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The Localist

Meet the Artist: The Line Girl

“I use my art as a form of therapy so if I’m dealing with strong emotions it’s a relief to be able to put and express my energy into creating something new.”

Her Insta bio reads ‘I like Lines & Women’ and her feed is a mesmerising tapestry of swirling lines, candid intimate moments, body art and colour. Welcome to the magical world of The Line Girl – the queer, multidisciplinary artist who uses collage, drawing, installation and performance to explore the infinite subject of ‘lines’.

She’s a firm believer that art should belong to everyone, making murals in public spaces as well as creating performative body art that transforms people into their own works of art. Around town, you might have seen her psychedelic, colourful designs adorning everywhere from walkways on the canal at Hackney Wick to LGBTQIA+ space Glasshouse and even the loos at Netflix’s London HQ, where she created a mural with quotes from complex female characters added within the lines.

Representation is important in The Line Girl’s work, creating illustrations that highlight and celebrate queer women, mental health and wellbeing, woven with her own personal stories. Look out, too, for her genius homages to the artists she loves – like her spots-meets-stripes tribute to Yayoi Kusama. And she even created her own illustrated ending for Killing Eve where “Villanelle and Eve are currently living in a bothy in the highlands of Scotland making Shepherds Pie and creating a new life together”.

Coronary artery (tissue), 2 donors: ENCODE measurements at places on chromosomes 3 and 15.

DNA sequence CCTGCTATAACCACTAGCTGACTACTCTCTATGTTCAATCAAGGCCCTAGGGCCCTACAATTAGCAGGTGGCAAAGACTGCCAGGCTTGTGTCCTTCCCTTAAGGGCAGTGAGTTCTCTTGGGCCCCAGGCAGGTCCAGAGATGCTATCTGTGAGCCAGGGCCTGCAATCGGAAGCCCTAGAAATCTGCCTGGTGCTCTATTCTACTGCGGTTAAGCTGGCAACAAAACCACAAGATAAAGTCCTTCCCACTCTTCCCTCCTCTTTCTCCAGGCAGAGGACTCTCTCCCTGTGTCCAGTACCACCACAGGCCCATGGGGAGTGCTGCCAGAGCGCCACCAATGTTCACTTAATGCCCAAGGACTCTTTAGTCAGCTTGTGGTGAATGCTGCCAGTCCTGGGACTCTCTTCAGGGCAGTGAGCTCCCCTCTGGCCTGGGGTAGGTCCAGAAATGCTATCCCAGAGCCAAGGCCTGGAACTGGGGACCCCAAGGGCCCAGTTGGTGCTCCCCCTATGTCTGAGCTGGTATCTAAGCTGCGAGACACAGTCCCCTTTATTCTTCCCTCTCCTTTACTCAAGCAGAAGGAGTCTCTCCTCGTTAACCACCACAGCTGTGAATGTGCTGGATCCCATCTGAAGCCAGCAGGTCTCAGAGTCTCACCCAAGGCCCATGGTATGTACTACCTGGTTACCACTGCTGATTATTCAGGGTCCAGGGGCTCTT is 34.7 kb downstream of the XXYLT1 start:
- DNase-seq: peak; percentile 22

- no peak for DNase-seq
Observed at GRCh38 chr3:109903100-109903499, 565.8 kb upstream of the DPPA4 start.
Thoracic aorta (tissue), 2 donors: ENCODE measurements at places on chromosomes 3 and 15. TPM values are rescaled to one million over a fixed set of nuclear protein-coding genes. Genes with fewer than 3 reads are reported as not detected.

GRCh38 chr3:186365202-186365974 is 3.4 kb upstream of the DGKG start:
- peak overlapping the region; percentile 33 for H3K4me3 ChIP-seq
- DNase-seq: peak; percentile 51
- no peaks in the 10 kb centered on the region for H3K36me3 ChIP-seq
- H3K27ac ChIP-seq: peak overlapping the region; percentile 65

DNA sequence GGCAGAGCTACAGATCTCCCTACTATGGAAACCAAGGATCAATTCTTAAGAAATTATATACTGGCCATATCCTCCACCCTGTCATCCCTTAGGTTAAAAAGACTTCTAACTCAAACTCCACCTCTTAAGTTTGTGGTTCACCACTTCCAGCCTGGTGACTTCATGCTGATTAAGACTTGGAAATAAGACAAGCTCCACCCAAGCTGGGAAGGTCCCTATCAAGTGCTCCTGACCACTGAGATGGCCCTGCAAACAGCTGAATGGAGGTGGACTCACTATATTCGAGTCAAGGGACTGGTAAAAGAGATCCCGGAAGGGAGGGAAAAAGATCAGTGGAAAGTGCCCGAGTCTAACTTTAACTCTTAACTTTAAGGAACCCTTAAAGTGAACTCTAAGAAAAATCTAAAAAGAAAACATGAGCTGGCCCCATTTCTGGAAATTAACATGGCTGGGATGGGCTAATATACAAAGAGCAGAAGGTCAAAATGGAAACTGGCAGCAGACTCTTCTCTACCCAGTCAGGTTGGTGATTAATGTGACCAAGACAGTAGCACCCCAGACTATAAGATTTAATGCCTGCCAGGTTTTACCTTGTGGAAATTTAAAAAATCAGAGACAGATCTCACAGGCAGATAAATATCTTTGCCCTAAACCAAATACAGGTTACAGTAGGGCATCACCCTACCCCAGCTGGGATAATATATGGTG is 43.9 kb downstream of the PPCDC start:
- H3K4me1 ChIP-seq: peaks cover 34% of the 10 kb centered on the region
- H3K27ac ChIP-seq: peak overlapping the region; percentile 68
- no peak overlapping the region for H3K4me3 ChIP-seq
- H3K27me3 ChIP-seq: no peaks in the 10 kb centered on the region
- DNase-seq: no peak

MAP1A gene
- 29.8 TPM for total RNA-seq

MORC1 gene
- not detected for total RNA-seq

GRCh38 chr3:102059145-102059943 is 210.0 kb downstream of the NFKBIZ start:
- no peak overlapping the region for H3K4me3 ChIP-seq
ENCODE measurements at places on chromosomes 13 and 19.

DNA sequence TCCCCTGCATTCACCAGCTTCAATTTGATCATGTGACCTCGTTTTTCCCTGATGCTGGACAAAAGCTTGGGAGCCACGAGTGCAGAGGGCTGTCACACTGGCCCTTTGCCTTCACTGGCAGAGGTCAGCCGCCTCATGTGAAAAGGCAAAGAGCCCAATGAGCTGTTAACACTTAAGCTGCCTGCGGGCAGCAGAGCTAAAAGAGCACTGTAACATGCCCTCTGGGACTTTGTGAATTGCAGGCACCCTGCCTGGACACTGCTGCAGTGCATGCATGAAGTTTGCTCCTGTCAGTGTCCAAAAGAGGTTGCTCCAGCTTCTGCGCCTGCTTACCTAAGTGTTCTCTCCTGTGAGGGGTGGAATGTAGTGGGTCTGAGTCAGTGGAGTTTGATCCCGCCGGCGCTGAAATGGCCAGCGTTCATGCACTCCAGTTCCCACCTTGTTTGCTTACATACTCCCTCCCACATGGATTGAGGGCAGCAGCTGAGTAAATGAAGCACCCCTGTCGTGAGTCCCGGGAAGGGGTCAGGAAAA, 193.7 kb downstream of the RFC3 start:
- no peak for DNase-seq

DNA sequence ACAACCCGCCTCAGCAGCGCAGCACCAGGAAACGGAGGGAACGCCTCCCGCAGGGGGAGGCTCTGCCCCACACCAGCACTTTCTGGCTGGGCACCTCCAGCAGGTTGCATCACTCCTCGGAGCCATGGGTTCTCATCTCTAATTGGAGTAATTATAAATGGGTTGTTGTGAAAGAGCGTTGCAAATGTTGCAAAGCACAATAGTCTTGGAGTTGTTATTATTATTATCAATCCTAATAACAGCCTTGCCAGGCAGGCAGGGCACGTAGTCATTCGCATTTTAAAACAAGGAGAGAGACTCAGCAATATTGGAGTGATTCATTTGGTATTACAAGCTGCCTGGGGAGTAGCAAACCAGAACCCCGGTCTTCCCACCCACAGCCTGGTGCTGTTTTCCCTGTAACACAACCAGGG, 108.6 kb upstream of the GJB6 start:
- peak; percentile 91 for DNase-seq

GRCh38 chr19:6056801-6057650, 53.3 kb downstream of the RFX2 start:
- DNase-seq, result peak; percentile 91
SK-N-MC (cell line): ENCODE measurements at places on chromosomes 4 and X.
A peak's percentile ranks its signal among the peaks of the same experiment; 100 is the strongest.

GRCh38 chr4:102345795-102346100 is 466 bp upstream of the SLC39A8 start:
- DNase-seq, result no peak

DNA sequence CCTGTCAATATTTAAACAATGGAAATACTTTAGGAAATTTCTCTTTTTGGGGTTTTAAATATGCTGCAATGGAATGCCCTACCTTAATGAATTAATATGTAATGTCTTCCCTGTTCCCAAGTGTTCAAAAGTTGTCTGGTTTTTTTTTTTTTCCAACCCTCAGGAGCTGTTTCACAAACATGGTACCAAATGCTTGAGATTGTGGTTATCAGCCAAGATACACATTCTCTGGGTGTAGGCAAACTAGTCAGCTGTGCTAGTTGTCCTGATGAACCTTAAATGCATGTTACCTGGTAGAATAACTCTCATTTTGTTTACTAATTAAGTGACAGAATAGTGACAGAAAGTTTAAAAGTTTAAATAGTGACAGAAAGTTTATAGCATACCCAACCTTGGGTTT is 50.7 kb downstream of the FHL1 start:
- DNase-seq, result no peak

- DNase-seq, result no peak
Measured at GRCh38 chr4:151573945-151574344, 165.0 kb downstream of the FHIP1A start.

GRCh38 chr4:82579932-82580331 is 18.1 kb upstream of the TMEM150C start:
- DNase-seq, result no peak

What’s inspiring you right now?
Love, intimacy and lots of self-reflection.

Where do you go to switch off, disconnect or find creativity when you’re feeling stuck in a rut?
I tend to lean towards seeing my friends or actively trying to get out of the house and exploring when I’m in a rut, which is the opposite of my usual routine. I naturally like to stay at home and feel very comfortable being indoors and isolated for days (sometimes weeks) at a time but I’ve found that the most useful thing has been to come out of that routine and immerse myself with people who make me happy. Being surrounded by greenery, water and nature also helps.

Which book / film / album changed the way you think?
I don’t have a specific book, film or album. However I do really enjoy beautiful cinematography – Tree of Life, Volver and Atonement stand out for me. It’s rare for me to dislike any book I read and I’ve probably been listening to the same five albums for the past ten years! I love Begin To Hope by Regina Spektor and Alas I cannot swim by Laura Marling.

What have you learned about yourself as your work has evolved?
I’ve found that I’ve become more comfortable with myself as a person. I’ve gained confidence in asking for more and knowing my worth. My work is always changing and I tend to look back a lot in order to create future work.

What or who do you look to when you have a creative block?
It might sound melancholic but I tend to come out of creative blocks in times of sadness. I use my art as a form of therapy so if I’m dealing with strong emotions it’s a relief to be able to put and express my energy into creating something new. I guess the same applies in times of euphoria, it’s like I have to record these extreme emotions and explore them. Being in a grey area is my biggest dislike.